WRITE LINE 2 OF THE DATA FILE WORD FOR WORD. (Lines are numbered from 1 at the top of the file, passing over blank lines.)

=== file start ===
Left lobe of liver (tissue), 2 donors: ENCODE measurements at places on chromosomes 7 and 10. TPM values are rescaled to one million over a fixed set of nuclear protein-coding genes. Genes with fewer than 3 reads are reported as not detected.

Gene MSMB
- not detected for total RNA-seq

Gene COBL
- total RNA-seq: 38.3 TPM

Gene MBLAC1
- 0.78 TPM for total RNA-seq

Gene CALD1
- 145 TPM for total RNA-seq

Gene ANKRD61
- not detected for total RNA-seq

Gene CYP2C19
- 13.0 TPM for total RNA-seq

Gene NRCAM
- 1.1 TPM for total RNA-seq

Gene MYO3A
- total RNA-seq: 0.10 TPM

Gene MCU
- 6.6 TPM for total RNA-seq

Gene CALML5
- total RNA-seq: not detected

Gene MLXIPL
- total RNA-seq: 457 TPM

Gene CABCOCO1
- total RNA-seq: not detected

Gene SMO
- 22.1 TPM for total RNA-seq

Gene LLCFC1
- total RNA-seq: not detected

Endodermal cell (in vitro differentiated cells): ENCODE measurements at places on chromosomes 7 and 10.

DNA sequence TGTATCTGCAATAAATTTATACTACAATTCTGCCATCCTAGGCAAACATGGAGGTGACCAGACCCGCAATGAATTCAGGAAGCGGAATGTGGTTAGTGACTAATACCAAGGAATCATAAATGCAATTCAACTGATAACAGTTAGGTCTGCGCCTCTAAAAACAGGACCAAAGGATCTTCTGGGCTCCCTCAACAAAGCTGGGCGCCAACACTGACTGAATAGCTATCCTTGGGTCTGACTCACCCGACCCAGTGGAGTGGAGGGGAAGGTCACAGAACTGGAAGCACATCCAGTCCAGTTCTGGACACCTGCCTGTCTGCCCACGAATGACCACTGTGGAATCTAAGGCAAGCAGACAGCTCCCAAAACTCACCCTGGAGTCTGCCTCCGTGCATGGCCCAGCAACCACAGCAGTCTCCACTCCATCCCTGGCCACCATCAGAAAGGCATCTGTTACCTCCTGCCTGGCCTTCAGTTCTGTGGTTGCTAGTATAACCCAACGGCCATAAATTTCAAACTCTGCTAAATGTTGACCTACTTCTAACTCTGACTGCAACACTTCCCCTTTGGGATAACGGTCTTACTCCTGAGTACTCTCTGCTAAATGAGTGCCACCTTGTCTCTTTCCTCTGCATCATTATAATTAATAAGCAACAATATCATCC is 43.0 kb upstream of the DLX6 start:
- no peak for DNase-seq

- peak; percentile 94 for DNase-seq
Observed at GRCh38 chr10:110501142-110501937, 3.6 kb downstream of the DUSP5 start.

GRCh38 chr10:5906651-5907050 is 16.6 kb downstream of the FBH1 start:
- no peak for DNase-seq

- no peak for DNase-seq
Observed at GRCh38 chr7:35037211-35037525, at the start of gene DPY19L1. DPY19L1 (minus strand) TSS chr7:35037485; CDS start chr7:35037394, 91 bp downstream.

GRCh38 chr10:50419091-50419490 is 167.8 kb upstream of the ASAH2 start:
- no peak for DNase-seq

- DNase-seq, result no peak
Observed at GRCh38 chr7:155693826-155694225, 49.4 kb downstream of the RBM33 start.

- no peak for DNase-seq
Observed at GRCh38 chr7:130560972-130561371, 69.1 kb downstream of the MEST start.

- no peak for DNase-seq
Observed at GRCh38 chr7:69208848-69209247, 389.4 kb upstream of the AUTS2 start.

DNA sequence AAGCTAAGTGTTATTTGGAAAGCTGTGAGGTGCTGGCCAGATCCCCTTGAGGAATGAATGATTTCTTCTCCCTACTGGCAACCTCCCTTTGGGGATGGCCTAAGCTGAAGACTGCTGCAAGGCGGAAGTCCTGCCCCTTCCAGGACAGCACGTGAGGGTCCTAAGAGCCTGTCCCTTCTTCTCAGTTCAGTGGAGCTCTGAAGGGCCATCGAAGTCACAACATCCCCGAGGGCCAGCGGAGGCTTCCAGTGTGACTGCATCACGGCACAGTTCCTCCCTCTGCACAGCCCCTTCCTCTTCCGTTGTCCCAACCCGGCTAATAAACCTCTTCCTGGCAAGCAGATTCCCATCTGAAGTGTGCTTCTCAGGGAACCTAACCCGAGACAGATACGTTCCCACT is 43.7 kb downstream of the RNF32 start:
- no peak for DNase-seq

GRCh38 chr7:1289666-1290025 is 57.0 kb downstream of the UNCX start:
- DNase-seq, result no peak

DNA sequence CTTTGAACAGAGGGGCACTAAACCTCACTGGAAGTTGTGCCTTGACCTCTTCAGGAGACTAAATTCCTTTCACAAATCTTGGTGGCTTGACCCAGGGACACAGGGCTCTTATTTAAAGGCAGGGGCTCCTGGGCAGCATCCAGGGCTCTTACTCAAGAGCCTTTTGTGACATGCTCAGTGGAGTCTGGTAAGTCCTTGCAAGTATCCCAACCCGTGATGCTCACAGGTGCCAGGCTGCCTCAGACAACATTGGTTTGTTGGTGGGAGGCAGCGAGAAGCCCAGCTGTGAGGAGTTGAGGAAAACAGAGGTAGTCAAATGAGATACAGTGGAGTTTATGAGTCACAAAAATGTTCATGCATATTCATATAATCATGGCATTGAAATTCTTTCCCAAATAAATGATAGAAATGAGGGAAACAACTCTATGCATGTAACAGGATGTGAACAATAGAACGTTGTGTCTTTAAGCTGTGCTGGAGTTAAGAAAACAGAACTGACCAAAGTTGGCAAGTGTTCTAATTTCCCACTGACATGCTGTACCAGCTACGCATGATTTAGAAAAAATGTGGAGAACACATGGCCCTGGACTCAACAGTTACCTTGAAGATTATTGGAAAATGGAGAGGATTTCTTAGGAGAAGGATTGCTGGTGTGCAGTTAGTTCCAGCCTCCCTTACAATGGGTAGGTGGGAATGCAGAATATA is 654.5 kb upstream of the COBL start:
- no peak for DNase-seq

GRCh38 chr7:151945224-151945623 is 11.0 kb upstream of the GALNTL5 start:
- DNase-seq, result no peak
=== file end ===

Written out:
Gene MSMB